SPEECH & LANGUAGE DEVELOPMENT
Communication is fundamental to school success. Approximately 13% of Australian school children have a disorder that affects their communication. This equates to 3 children in every NSW primary classroom (based on an average class size of 24).
Difficulties identified by speech pathologists include a delay or disorder in any or all of the following:
production of speech sounds (articulation and phonology),
comprehending, remembering, and following verbal or written instructions (receptive language and language processing)
verbal or written use of vocabulary, grammar and sentence structure (expressive language)
pre- and early literacy skills such as being able to recognize and use rhyme, break words into syllables, blend phonemes into syllables and words, identify the beginning and ending sounds in a syllable and see smaller words within larger words such as “cat” in “catalog” (phonological awareness)
listening and attending (auditory processing)
Communication difficulties significantly impact a child's
school participation and educational performance.
THE CRITICAL AGE OF 5 YEARS
The first four years of a child's life are very significant for speech and language development. Once a child commences school, they face the demands of a school curriculum which is heavily reliant on language competence.
Extensive research has concluded that 5 year olds entering school with significant untreated speech and language difficulties demonstrate ongoing educational difficulties. The long-term effects include difficulties with reading, spelling, writing, and numeracy, social challenges and low self-esteem. They have also been found to be at greater risk of bullying and report less school enjoyment than their peers.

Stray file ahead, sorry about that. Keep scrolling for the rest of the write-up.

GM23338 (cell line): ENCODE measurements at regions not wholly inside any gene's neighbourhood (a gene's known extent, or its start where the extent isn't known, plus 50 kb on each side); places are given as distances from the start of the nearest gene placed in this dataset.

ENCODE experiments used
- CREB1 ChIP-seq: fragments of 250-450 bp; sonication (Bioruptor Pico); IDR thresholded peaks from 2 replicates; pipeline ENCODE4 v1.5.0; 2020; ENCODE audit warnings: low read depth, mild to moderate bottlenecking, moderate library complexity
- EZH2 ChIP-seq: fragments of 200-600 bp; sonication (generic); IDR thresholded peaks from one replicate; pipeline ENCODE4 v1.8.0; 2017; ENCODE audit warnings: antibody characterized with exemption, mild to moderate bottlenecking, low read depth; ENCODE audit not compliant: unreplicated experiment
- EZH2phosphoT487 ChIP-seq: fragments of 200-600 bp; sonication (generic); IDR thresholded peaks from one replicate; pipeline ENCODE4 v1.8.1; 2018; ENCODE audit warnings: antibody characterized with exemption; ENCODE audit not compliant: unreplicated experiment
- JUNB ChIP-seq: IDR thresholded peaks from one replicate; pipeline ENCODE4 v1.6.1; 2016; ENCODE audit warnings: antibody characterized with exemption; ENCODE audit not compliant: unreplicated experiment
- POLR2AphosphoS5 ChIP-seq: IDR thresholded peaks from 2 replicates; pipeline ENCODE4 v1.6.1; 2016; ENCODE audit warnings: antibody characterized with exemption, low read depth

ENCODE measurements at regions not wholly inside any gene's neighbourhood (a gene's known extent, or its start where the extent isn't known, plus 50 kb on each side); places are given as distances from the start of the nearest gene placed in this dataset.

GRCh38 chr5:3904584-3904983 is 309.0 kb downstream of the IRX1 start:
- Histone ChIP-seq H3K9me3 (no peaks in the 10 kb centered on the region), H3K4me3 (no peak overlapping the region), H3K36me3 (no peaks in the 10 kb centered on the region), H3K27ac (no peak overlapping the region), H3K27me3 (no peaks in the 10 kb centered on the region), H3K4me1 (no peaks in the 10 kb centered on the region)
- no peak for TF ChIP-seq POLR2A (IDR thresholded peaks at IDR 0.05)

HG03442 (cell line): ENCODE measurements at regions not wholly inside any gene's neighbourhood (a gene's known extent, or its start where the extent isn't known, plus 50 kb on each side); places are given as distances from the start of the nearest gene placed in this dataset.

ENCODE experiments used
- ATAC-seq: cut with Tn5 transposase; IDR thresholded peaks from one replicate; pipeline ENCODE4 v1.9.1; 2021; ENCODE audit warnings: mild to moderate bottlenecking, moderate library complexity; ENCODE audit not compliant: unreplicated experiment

(Bashir & Scavuzzo, 1992; Beitchman et al., 1994; Paul and Kellogg, 1997; Johnson et al 1999; Tomblin, Zhang, Buckwalter, and Catts, 2000; Young et al, 2002; Conti-Ramsden and Botting, 2004).
Children are at greater risk if:
they are male
they have had a history of middle ear infections or hearing loss
there is a family history of communication and/or literacy difficulties
they have a reactive personality (tend to give up and not complete challenging activities; easily frustrated; often described as "strong-willed")
they were breast fed for less than 9 months
Children rarely spontaneously "grow out of" speech and language difficulties.
Seeing a Speech Pathologist early gives you more time to address issues
before your child starts school.
WHAT TO EXPECT (& When to Seek Help)
My child isn't talking Between two & three years Between three & four years
Between four & five years Over five years & school age
Concerned about STUTTERING ?
Here is some great information from
Kids Health, TCH Westmead